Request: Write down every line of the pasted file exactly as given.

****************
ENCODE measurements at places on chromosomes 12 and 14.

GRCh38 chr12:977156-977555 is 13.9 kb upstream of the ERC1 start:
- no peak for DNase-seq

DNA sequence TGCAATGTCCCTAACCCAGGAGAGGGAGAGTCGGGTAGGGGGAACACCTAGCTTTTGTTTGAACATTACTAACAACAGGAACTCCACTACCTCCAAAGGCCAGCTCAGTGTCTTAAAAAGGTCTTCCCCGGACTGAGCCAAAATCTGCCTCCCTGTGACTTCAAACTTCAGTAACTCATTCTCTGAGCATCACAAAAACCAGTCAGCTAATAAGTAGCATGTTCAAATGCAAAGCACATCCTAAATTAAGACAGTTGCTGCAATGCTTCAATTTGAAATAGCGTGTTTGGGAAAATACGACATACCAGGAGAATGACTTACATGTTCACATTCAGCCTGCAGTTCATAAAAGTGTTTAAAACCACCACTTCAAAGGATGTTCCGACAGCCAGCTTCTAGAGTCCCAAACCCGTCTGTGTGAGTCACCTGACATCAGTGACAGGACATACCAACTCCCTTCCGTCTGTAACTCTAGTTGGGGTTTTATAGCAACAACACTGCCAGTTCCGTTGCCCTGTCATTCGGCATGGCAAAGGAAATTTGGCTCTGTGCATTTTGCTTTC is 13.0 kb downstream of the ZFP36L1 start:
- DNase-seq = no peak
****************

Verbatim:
ENCODE measurements at places on chromosomes 12 and 14.

GRCh38 chr12:977156-977555 is 13.9 kb upstream of the ERC1 start:
- no peak for DNase-seq

DNA sequence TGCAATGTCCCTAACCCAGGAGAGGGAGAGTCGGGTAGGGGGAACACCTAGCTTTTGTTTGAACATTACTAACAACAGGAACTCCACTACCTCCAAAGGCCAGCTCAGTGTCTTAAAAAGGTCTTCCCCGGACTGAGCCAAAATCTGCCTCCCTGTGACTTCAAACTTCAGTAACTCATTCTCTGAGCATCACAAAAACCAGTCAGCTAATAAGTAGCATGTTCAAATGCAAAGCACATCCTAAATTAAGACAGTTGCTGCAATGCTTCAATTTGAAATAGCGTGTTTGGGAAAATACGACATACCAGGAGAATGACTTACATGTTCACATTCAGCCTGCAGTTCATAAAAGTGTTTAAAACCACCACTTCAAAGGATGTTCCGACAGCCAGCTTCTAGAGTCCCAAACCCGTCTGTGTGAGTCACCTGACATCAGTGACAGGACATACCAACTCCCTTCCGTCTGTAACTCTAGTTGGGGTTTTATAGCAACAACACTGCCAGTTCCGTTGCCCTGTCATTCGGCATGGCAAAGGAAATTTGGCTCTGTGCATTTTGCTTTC is 13.0 kb downstream of the ZFP36L1 start:
- DNase-seq = no peak